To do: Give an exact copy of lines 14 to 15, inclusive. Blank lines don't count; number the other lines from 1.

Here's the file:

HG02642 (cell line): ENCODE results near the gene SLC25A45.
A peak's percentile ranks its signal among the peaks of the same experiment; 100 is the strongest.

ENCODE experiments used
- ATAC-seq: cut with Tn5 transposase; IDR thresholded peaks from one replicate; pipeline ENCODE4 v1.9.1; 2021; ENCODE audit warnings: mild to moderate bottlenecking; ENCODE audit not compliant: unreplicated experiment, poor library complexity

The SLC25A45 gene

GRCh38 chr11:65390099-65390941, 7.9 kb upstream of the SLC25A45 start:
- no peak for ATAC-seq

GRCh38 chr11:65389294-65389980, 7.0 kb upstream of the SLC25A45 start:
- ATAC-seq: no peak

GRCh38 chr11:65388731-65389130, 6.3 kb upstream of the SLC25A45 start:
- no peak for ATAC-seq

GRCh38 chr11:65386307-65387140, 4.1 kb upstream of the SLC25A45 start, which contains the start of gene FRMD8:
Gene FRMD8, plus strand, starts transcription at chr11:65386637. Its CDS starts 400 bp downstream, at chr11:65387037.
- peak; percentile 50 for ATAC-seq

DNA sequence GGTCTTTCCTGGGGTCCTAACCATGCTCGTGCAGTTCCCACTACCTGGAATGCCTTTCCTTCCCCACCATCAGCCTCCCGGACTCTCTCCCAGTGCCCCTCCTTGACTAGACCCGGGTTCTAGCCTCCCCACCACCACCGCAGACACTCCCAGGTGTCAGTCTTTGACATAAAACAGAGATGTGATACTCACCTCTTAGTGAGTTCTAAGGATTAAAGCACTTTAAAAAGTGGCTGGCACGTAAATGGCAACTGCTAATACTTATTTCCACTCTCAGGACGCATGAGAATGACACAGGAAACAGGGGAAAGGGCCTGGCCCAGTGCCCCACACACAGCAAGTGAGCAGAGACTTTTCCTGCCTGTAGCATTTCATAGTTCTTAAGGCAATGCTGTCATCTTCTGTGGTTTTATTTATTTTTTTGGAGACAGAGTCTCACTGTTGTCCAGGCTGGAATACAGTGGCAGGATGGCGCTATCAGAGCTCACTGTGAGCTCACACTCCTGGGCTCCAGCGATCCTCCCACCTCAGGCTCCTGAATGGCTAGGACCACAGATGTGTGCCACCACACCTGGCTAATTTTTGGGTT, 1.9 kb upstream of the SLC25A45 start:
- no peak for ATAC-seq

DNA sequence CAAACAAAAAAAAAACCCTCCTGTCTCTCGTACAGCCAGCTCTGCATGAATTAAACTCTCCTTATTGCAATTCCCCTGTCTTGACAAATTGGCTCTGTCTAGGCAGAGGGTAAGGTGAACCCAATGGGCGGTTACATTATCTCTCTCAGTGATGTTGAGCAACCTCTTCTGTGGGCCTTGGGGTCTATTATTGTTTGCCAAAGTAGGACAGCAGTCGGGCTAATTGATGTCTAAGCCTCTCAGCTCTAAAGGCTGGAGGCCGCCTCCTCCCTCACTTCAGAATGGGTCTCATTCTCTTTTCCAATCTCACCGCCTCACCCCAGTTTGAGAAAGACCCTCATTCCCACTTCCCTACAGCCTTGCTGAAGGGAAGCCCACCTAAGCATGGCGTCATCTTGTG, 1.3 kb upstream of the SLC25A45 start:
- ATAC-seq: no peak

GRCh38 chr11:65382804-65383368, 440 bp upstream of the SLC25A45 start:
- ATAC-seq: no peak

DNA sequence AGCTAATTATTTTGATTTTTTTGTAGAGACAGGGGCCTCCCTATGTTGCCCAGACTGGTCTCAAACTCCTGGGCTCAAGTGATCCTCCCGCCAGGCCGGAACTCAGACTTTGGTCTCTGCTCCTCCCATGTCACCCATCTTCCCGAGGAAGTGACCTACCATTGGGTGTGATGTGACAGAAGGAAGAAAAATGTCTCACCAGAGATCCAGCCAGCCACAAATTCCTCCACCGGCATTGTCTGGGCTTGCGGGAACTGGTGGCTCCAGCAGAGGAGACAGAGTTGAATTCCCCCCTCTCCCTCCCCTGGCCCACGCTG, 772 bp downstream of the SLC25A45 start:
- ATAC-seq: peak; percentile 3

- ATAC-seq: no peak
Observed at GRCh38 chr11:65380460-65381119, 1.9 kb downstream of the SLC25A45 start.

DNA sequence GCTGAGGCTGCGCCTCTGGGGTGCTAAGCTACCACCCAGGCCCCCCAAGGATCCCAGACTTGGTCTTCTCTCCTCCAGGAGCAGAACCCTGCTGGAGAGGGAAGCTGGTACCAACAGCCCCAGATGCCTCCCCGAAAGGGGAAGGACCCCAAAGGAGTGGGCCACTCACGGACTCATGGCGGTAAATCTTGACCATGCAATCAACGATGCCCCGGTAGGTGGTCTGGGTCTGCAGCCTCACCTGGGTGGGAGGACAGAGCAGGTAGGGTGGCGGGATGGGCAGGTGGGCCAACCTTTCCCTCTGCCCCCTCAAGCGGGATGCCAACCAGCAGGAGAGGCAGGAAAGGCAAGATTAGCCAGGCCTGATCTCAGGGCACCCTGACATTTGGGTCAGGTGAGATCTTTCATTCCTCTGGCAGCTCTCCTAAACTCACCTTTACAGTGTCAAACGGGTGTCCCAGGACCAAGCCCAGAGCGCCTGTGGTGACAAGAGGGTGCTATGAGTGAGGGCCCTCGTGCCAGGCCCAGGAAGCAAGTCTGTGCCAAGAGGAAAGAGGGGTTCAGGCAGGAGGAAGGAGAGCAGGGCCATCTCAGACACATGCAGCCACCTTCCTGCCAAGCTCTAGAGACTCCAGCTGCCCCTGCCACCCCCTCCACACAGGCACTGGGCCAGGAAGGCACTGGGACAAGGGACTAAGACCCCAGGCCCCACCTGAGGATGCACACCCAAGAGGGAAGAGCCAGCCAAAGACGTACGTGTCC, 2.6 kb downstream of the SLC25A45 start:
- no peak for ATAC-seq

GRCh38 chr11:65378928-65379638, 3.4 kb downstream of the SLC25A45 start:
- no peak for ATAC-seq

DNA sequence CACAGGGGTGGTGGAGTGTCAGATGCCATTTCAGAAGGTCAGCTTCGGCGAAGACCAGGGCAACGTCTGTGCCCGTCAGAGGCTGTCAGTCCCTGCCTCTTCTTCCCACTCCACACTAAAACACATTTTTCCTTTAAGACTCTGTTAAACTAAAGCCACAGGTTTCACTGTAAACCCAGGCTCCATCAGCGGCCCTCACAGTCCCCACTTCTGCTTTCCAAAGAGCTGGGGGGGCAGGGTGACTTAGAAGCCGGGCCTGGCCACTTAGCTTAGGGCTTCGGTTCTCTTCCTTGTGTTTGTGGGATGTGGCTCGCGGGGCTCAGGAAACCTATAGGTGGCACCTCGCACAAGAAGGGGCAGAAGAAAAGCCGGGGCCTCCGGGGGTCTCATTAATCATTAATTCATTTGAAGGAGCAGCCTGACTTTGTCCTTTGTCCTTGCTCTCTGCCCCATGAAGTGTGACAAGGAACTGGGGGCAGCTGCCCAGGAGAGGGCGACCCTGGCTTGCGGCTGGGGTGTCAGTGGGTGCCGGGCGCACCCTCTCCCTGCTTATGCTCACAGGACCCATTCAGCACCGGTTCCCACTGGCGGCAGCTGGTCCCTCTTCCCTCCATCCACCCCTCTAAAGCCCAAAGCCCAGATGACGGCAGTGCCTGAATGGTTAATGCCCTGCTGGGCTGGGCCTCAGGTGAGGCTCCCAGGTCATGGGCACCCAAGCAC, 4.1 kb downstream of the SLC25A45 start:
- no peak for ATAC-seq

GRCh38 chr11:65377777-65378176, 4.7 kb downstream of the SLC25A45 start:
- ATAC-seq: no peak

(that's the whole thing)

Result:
- peak; percentile 50 for ATAC-seq

DNA sequence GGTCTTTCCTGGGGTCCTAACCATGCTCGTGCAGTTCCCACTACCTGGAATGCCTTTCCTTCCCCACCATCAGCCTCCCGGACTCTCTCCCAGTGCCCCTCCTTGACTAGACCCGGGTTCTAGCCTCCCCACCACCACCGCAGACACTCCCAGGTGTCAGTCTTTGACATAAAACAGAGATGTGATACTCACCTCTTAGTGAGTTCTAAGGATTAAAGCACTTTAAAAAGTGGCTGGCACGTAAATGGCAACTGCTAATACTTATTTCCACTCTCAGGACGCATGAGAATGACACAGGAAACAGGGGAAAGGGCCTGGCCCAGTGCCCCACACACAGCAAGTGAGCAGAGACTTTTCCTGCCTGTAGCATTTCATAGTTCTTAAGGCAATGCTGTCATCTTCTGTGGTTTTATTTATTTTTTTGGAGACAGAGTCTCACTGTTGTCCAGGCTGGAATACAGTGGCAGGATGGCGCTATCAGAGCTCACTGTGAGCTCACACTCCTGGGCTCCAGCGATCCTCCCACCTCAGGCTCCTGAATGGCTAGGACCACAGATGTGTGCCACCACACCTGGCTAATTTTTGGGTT, 1.9 kb upstream of the SLC25A45 start: